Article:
When the last Spitfire rolled out in February 1948, a total of 20,351 examples of all variants had been built, including two-seat trainers, with some Spitfires remaining in service well into the 1950s. The Spitfire was the only British fighter aircraft to be in continuous production before, during, and after the Second World War.
In the mid-1930s, aviation design teams worldwide began developing a new generation of fighter aircraft. The French Dewoitine D.520 and the German Messerschmitt Bf 109, for example, were designed to take advantage of new techniques of monocoque construction, and the availability of new, high-powered, liquid-cooled, in-line aero engines. They also featured refinements such as retractable undercarriages, fully enclosed cockpits, and low-drag, all-metal wings. These advances had been introduced on civil airliners years before, but were slow to be adopted by the military, who favoured the biplane's simplicity and manoeuvrability.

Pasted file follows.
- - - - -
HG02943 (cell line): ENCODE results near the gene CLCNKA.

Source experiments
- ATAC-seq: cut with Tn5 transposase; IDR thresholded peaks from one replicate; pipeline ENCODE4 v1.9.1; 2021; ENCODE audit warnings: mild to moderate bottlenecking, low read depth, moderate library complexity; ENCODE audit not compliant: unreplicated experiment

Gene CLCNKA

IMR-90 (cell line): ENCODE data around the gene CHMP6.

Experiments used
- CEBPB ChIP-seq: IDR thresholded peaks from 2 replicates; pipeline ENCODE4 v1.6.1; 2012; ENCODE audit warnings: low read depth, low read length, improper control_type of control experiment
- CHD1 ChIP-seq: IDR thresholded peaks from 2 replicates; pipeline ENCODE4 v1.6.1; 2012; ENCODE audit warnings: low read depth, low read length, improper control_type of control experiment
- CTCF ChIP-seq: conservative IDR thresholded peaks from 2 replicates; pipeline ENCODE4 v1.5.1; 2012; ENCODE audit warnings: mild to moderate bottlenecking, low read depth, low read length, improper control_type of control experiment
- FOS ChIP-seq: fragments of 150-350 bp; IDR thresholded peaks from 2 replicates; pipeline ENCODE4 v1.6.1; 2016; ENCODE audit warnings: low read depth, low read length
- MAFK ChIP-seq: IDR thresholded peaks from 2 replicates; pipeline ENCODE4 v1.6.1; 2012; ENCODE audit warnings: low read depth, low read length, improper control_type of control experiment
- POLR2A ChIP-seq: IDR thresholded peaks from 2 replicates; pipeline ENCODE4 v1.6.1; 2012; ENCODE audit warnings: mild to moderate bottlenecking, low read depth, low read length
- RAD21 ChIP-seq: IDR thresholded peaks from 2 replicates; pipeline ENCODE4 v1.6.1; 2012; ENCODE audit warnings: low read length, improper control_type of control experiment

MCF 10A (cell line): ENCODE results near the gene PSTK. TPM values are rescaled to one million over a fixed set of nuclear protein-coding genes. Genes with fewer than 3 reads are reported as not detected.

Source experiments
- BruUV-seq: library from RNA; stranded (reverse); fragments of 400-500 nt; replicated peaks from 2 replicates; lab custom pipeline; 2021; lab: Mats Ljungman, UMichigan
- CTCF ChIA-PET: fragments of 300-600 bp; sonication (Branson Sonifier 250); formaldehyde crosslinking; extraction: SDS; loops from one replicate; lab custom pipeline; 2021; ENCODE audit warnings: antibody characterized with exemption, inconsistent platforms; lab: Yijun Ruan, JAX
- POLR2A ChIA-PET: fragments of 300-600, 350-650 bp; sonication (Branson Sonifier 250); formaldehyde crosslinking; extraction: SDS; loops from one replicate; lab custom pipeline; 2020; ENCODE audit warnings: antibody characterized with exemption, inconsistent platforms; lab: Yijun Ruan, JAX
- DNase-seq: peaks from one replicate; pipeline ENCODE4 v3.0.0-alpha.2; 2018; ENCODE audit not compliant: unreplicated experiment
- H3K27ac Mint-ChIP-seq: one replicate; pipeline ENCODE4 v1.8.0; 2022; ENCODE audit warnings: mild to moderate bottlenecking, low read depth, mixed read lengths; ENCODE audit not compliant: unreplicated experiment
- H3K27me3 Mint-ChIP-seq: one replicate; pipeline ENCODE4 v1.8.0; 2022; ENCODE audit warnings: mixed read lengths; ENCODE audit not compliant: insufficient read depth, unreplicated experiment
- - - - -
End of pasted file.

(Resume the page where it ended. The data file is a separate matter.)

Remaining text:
Mitchell's design aims were to create a well-balanced, high-performance fighter aircraft capable of fully exploiting the power of the Merlin engine, while being relatively easy to fly. At the time, with France as an ally, and Germany thought to be the most likely future opponent, no enemy fighters were expected to appear over Great Britain. German bombers would have to fly to the UK over the North Sea, and Germany did not have any single-engine fighters with the range to accompany them. To carry out the mission of home defence, the design was intended to allow the Spitfire to climb quickly to intercept enemy bombers.